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Front Cell Infect Microbiol. 2014 Nov 3;4:156. doi: 10.3389/fcimb.2014.00156. eCollection 2014.

Analysis of carbon substrates used by Listeria monocytogenes during growth in J774A.1 macrophages suggests a bipartite intracellular metabolism.

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Lehrstuhl für Biochemie, Technische Universität München Garching, Germany.
Abteilung Mikrobiologie, Zentralinstitut für Ernährungs- und Lebensmittelforschung (ZIEL), Technische Universität München Freising, Germany.
Department for Bacteriology, Max von Pettenkofer Institute, Ludwig-Maximilians-Universität München, Germany.


Intracellular bacterial pathogens (IBPs) are dependent on various nutrients provided by the host cells. Different strategies may therefore be necessary to adapt the intracellular metabolism of IBPs to the host cells. The specific carbon sources, the catabolic pathways participating in their degradation, and the biosynthetic performances of IBPs are still poorly understood. In this report, we have exploited the technique of (13)C-isotopologue profiling to further study the carbon metabolism of Listeria monocytogenes by using the EGDe wild-type strain and mutants (defective in the uptake and/or catabolism of various carbon compounds) replicating in J774A.1 macrophages. For this goal, the infected macrophages were cultivated in the presence of [1,2-(13)C2]glucose, [U-(13)C3]glycerol, [U-(13)C3]pyruvate, [U-(13)C3]lactate, or a mix of [U-(13)C]amino acids. GC/MS-based isotopologue profiling showed efficient utilization of amino acids, glucose 6-phosphate, glycerol, and (at a low extent) also of lactate but not of pyruvate by the IBPs. Most amino acids imported from the host cells were directly used for bacterial protein biosynthesis and hardly catabolized. However, Asp was de novo synthesized by the IBPs and not imported from the host cell. As expected, glycerol was catabolized via the ATP-generating lower part of the glycolytic pathway, but apparently not used for gluconeogenesis. The intermediates generated from glucose 6-phosphate in the upper part of the glycolytic pathway and the pentose phosphate shunt likely serve primarily for anabolic purposes (probably for the biosynthesis of cell wall components and nucleotides). This bipartite bacterial metabolism which involves at least two major carbon substrates-glycerol mainly for energy supply and glucose 6-phosphate mainly for indispensible anabolic performances-may put less nutritional stress on the infected host cells, thereby extending the lifespan of the host cells to the benefit of the IBPs.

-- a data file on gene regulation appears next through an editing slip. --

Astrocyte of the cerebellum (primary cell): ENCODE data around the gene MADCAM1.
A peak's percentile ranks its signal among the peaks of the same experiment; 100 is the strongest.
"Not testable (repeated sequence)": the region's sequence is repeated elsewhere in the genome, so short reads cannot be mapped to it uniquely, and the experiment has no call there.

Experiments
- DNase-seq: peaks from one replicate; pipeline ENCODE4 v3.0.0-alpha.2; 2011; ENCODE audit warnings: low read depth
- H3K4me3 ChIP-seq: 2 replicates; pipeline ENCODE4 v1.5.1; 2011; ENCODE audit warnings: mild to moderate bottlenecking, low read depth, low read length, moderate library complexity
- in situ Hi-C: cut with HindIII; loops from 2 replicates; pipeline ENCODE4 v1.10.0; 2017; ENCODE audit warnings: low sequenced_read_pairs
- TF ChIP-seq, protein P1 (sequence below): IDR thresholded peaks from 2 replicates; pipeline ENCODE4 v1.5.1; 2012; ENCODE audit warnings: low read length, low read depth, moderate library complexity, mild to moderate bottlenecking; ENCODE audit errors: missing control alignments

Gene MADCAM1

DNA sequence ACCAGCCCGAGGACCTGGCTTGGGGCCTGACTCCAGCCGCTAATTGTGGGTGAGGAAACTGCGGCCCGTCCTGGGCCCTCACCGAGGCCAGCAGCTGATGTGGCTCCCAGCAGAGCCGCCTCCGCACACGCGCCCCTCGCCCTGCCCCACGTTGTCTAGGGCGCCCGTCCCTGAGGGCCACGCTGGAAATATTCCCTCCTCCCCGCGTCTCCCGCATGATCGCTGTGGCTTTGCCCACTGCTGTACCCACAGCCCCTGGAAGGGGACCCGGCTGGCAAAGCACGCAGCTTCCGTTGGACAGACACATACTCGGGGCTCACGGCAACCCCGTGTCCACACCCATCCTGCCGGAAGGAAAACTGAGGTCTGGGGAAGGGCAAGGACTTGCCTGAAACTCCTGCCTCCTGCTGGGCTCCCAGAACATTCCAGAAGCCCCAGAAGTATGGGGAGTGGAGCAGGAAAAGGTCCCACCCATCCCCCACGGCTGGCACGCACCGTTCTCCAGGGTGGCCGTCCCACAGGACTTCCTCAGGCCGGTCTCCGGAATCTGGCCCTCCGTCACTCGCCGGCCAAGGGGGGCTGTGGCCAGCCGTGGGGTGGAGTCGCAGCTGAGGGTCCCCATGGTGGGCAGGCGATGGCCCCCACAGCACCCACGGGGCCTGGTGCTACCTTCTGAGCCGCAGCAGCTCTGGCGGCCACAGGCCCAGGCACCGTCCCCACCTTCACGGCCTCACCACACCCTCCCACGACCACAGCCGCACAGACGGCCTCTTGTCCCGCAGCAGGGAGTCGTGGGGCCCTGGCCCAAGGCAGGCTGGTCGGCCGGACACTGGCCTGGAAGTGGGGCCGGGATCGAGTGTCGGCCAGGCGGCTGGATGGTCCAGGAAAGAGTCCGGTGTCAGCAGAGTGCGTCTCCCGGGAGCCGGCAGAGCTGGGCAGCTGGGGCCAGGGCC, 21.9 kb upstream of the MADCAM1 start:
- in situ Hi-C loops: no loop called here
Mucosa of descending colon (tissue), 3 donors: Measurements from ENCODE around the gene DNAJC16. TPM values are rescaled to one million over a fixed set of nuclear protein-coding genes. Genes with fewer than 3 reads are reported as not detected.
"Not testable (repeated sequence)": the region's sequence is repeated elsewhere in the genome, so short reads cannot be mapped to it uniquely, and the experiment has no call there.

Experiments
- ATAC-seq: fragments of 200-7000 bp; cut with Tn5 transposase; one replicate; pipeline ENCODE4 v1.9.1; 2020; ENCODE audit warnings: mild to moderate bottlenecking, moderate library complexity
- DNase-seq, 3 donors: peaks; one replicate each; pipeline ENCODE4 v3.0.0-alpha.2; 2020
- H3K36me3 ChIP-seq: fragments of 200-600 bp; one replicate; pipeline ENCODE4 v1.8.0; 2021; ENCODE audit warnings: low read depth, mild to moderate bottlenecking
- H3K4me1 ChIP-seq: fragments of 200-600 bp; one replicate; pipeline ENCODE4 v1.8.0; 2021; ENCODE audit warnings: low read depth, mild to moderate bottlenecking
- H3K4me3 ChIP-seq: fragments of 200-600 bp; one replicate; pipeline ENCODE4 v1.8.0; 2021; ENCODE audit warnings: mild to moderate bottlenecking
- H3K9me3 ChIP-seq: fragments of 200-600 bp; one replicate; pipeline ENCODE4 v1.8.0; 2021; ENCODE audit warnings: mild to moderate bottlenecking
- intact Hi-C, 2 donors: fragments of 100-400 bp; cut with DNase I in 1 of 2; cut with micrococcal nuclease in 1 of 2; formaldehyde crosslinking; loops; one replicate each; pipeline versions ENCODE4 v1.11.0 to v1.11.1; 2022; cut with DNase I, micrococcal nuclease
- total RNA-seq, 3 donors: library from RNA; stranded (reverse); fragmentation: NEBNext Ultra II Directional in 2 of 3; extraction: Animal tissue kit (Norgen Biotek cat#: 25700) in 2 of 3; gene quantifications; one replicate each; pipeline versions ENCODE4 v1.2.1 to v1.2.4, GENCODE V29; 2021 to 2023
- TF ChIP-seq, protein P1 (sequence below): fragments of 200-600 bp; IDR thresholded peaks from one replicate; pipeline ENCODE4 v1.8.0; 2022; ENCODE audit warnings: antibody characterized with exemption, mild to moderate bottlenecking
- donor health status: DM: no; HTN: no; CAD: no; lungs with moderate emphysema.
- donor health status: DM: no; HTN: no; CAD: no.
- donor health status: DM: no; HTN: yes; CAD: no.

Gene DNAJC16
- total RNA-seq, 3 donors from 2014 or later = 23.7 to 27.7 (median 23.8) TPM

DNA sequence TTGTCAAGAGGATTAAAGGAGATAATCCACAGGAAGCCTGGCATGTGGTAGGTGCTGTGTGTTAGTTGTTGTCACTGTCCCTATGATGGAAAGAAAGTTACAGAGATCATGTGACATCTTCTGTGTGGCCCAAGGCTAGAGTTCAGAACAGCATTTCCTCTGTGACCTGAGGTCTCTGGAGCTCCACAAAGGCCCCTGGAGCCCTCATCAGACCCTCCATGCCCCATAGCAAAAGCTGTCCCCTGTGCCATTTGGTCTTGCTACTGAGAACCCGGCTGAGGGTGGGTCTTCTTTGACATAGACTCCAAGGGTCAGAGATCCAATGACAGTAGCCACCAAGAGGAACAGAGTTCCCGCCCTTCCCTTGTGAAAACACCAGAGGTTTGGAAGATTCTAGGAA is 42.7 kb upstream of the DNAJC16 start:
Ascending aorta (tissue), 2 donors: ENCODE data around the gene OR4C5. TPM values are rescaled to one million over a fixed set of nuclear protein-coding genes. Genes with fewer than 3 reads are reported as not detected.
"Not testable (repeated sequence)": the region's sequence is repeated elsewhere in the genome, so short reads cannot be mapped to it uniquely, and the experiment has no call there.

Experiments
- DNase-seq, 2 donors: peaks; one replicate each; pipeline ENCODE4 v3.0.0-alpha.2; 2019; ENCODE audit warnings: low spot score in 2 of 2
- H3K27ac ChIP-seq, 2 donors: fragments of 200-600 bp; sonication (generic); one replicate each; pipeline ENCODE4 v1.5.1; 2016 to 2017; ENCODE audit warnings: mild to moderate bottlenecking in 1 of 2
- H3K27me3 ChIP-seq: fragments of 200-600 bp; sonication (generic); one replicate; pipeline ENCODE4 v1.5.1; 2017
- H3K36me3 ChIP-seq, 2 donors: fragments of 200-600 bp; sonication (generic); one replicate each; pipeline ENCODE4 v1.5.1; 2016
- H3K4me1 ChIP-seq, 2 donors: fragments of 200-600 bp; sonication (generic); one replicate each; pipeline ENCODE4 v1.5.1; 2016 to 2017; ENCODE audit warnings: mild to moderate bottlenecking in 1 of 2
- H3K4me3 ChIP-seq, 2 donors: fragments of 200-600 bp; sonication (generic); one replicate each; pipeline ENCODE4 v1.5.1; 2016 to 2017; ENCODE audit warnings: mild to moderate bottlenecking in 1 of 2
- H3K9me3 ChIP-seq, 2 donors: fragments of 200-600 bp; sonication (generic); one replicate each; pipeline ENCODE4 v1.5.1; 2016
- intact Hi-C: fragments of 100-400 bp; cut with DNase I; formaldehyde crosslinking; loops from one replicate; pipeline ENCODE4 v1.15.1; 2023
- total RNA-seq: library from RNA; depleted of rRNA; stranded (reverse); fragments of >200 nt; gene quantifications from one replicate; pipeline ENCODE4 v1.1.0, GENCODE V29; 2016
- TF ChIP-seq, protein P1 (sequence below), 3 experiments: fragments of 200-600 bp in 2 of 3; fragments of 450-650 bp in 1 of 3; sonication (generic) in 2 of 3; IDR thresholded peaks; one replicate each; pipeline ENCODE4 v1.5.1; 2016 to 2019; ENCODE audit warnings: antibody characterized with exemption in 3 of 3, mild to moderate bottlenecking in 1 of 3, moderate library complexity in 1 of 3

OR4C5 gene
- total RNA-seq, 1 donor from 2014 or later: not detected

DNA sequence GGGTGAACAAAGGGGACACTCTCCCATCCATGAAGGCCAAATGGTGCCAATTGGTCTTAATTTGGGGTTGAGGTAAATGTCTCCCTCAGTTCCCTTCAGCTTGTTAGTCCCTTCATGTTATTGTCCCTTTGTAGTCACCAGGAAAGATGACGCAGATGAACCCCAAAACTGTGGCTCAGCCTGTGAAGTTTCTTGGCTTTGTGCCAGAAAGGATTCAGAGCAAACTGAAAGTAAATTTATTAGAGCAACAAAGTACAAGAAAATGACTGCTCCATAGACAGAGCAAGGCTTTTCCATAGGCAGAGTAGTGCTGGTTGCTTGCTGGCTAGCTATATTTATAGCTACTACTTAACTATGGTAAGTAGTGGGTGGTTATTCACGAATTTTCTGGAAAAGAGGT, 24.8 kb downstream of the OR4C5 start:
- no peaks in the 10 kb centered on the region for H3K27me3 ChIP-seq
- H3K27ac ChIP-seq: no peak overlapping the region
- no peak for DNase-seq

Listeria monocytogenes; bacterial metabolism; bacterial pathogensis; intracellular bacteria; isotopic tracers; isotopologue profiling

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